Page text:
Mindfulness and Learning Boot Camp a Success

Mindfulness and Learning Boot Camp a Success
Posted on 09/12/2018

Two pictures side by side

Left: From left: Teacher Gustavo Vasquez and students Damani Philips, 11th grade and Nyjah Young-Bey, 12th grade
Right: Brothers Michael and Arthur Nintzel

Montclair High School English teacher Andrea Smith-Morgan, founder of the non-profit organization Mindful Awareness Academy for Children (MAAC) which was created and designed to address the achievement gap with a focus on ELA and a mindful approach to learning, sponsored the first ever free summer ELA boot camp for MHS students.

During the last two weeks of August, 23 students spent three hours a day working with English and Language Arts teachers Gustavo Vasquez and Sally Rembert. Ninth and tenth graders focused on Honors instruction, short stories, analysis of text and literary devices, while eleventh and twelfth graders concentrated on AP/High Honors instruction, college essays, and decoding texts.

“The idea came from 24 years of teaching in the Montclair Public Schools,” said Smith-Morgan. “I’ve had the opportunity to really think about the needs of our students of color, which are the majority of my students. In 2015, (Montclair’s) Achievement Gap Advisory Panel stated, ‘The time has come to eliminate structural barriers to ensure that we realize equal opportunity for all. The data shows we have distinct and unacceptable paths of learning.’ This was my time.”

Smith-Morgan said it took about one year from the “thought” stage to actual “action.” She received $5,000 from a private donor with support from family, friends, and members of the community.

In addition to the academic focus, students were introduced to mindful practices. Twenty minutes a day were devoted to stillness, quiet and being present. “Our working definition of mindfulness was written on the whiteboard daily,” she explained. “It was about paying attention to the here and now, with awareness and non-judgment.”

Guest speakers visited including Fred Randall, founder of The Mindful Breath Foundation, Denise Patrick, Montclair State University (MSU) professor of freshman writing, Brendan Gill, President of the Essex County Freeholders, Julian Pinnix-Odrick, MHS Alumni, and Adele Basile, MSU professor/Assistant Registrar, visited the students to share their advice and experiences on “How to Approach Your Genius in a Mindful Way.”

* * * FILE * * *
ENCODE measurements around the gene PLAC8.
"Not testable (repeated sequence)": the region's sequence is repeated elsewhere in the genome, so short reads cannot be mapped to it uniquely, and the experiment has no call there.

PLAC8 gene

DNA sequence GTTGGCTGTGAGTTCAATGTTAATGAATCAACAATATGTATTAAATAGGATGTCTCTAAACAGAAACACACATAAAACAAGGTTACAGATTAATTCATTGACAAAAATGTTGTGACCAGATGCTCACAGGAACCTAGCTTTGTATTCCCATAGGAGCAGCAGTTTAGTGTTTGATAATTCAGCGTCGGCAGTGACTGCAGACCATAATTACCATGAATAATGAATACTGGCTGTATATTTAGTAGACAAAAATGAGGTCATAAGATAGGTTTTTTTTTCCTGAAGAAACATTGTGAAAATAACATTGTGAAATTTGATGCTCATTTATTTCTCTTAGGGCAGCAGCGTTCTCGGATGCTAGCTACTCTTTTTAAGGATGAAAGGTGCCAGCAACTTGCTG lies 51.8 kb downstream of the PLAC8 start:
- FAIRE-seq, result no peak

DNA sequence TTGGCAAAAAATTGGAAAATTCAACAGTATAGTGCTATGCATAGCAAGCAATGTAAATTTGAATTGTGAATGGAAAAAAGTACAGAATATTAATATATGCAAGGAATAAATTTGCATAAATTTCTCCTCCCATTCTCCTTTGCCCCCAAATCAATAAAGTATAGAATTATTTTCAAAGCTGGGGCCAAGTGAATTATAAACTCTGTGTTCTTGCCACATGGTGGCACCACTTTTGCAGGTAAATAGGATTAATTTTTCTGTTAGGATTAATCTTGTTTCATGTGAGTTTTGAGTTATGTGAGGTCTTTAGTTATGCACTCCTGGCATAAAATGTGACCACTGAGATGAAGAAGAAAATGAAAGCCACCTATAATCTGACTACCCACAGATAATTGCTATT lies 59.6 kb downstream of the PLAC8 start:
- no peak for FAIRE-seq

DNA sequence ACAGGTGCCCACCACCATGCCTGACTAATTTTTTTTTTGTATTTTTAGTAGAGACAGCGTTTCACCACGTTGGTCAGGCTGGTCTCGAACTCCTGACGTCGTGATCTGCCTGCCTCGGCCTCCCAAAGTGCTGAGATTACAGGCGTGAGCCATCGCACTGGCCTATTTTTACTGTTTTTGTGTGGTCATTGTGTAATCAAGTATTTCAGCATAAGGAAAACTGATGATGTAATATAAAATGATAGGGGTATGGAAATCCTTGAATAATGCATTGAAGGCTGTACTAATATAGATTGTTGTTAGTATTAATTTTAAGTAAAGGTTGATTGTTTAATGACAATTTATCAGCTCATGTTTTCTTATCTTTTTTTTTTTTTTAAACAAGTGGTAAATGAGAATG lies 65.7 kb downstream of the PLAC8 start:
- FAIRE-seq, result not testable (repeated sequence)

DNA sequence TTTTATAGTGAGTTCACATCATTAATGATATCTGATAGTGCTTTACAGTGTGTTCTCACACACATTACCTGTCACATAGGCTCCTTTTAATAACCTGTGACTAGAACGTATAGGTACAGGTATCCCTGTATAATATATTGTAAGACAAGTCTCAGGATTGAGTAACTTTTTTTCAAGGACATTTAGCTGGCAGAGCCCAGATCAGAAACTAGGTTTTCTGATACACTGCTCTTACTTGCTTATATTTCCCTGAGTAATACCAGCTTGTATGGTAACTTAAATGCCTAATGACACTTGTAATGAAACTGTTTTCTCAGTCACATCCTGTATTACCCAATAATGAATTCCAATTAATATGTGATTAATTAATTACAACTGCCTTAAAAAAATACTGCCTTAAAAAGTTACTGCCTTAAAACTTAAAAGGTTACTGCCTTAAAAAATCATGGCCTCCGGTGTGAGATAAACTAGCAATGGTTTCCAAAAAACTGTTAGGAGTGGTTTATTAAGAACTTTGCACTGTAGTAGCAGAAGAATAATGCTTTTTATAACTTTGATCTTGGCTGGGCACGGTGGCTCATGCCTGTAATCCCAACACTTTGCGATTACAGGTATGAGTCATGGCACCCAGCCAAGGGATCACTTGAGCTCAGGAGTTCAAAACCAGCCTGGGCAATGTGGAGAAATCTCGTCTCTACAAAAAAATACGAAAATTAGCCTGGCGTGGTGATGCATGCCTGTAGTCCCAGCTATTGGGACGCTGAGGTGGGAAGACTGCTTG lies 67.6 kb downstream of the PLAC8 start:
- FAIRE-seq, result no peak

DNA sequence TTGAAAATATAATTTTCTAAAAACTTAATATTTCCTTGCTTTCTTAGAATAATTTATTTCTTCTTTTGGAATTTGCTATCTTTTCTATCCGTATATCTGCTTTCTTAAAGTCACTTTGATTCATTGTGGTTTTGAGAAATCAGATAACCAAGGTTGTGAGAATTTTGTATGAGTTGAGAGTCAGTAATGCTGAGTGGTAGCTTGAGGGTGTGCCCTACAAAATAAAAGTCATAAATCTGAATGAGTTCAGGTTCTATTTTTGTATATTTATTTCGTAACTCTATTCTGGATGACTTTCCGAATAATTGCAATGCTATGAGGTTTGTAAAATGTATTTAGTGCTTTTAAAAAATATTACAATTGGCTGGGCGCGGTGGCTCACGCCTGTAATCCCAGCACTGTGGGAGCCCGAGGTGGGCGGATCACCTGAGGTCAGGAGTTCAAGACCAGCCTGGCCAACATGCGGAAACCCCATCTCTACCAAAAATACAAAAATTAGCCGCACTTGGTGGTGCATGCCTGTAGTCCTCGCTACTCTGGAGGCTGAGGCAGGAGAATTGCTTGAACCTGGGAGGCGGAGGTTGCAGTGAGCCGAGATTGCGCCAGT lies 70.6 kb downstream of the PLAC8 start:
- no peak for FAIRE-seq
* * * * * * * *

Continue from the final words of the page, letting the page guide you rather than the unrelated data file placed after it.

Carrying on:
The district supplied students with copies of “Rules of the Red Rubber Ball” by Kevin Carroll. Superintendent Kendra V. Johnson spoke to the participants on the first day of the program. “She motivated and inspired the students to work hard, reminding them to utilize the high school resources,” said Smith-Morgan.

Students who attended the sessions said they greatly benefited from the program and offered gratitude and praise. "I just wanted to say thank you and that I appreciate everything you've done with this program,” said twelfth grader Victoria Graham. “It is something that is much needed in our community and I am glad that you took the initiative to develop something so awesome! I've learned a lot. I now incorporate meditation into my daily routine and I read ‘The Rules of the Red Rubber Ball’ to my younger brothers. I hope you continue this great program.”

Twelfth grader Rachel Gayle agreed. "I think this is just what I needed to prep for my senior year. I’m going into my senior year a little more confident, prepared, and supported. The guest speakers were incredible and I learned so much from them. I loved my instructor, Ms. Rembert. She is very passionate, which made me enjoy even more of the texts we read."

Dr. Johnson also highly commended the success of program. “I am so honored to have Smith-Morgan leading this work for our students. These are exciting times,” she said.

Smith-Morgan hopes to make the program available to students again next year. For now, she is confident that these participants “learned that in the end, everything will be OK. They learned how to incorporate mindful practices in their daily lives. They learned that they are supported. They learned that they are seen, heard, and valued. They learned that they matter.”

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